SIOUX FALLS, S.D. (KELO) — Governor Kristi Noem has brought the state’s two major insurance companies together to expand coverage of a therapy for children with autism.
We’ve been following the controversy all year. Many families of children with autism lost their insurance for Applied Behavior Analysis, because of a loophole in the law.
Parents took the issue to the legislature, but it failed to make the coverage a mandate for all insurance policies, even though it’s been shown to be effective in the treatment of autism.
Now, after getting criticism from parents, Governor Noem has helped bridge a gap in coverage for some of these kids.
If you work for a big company that provides health insurance, they’re required to provide coverage of ABA therapy for children with autism. Otherwise parents are out of luck when it comes to getting the treatment paid for, which can run about $100-thousand dollars a year.
While the state legislature failed to close to the loophole, the South Dakota Division of Insurance did change the rules for 2021 to require coverage for small group and individual plans.
But that still left many children without coverage for two years, which according to parents is too long. Now South Dakota’s two largest insurance companies have voluntarily agreed to provide it on more plans.
“We’ve sacrificed so much of our life to put Jake in therapy,” Heidi Smith said.
Heidi and Casey Smith say Applied Behavior Analysis is worth it.
“It is life changing for him. It has potty trained him,” Heidi Smith said.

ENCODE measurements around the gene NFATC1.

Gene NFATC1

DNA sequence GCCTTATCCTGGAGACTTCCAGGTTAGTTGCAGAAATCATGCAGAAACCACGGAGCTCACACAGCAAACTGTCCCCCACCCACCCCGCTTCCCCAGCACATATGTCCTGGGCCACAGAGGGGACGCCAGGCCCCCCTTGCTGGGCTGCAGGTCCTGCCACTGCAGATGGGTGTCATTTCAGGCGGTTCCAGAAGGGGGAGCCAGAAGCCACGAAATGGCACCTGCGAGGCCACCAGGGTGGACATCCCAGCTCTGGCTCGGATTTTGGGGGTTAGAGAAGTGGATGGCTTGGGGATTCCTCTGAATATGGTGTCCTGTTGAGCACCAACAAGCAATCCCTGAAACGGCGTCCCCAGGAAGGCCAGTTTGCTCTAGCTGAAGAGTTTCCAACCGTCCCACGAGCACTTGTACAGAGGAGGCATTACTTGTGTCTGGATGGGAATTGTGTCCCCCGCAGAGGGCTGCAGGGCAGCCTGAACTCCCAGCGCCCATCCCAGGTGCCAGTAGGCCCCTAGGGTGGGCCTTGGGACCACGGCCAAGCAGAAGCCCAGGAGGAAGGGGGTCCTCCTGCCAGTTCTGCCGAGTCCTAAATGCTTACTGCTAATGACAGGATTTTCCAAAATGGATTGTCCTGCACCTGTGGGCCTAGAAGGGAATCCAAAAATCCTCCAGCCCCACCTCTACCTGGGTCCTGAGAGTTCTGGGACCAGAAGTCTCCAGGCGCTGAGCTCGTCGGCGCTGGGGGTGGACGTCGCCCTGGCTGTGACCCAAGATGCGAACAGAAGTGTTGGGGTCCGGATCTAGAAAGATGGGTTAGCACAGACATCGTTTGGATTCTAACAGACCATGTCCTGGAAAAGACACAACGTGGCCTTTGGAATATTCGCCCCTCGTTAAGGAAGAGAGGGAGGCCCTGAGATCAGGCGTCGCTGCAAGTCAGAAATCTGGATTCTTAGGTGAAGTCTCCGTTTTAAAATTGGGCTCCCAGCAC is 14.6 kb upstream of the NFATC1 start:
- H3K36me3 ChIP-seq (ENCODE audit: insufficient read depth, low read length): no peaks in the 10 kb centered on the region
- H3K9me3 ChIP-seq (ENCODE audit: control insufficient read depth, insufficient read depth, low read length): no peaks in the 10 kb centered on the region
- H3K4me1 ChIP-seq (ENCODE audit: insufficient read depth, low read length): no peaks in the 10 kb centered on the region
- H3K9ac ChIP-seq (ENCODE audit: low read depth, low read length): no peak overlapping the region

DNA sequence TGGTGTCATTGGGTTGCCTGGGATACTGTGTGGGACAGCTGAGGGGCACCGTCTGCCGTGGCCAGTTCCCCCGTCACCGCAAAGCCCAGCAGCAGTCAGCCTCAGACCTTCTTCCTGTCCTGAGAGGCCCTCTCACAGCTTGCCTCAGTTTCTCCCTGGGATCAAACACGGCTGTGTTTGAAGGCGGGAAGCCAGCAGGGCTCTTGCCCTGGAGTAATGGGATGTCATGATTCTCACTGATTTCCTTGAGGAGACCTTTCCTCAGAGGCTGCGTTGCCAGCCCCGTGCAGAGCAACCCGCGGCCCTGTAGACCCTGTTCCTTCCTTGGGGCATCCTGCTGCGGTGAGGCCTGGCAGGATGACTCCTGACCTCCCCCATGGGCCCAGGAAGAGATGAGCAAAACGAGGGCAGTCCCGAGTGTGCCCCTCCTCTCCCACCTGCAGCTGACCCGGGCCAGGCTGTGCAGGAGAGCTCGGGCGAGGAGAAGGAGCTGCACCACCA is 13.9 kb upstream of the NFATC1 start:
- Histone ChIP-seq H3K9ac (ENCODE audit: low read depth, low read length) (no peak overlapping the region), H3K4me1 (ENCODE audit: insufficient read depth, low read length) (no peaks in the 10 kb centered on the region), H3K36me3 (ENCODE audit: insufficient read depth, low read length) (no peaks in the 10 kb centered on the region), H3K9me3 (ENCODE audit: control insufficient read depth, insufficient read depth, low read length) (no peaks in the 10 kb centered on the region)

Sanford Health Plan and Avera Health Plans have now voluntarily agreed to extend coverage in 2020, that won’t be required of them until 2021.
The Smiths, who currently rely on insurance through Casey’s employer for ABA coverage, say this could give them more options.
“Potentially it means that my husband could get a job here in South Dakota and be home every night with us instead of being out on the road. It’s good news for us,” Heidi Smith said.
Avera Health Plans provided ABA coverage on all its policies through 2019, but then said it wasn’t financially possible to continue.
“For 12 children, about $1.2 million in annual expense,” Deb Muller of Avera Health Plans said.
Avera says when no other insurance companies were offering the coverage for policies, where it wasn’t mandated; it created an unfair financial burden.
“It needed to be spread out among all carriers within the marketplace. And we tried to voluntarily have conversations with other carriers, saying would you be interested in doing this expansion under a voluntary conversation and never got anywhere,” Muller said.
Kennecke: So what changed?
John Snyder of Sanford Health Plan: I think a couple of things. It’s a point in time and this is a different point in time. We were approached by the state to consider covering it.
Mom Lindsey Janklow has been an outspoken advocate for her son with autism.
“There’s going to be some coverage; there’s still limitations, but I’m happy that we don’t need to fight for these kids to miss another whole year of therapy,” Janklow aid.
One of those limitations is that it doesn’t apply to ACA Marketplace policies on the exchange, because federal deadlines have passed.
“Just because I have a son with autism, doesn’t mean I should have to go out and search for a policy that will cover his therapy. Every policy in the state should cover it,” Janklow said.
That will happen in 2021 under the new State benchmark. But even then, Janklow and other parents take issue with the limits placed on the therapy when it comes to hours and ages.
They say that violates federal law for the treatment of a mental health condition. Wellmark Blue Cross and Blue Shield did not take part in this ABA coverage agreement for 2020.
We’ve reached out to them to ask why, but have not heard back.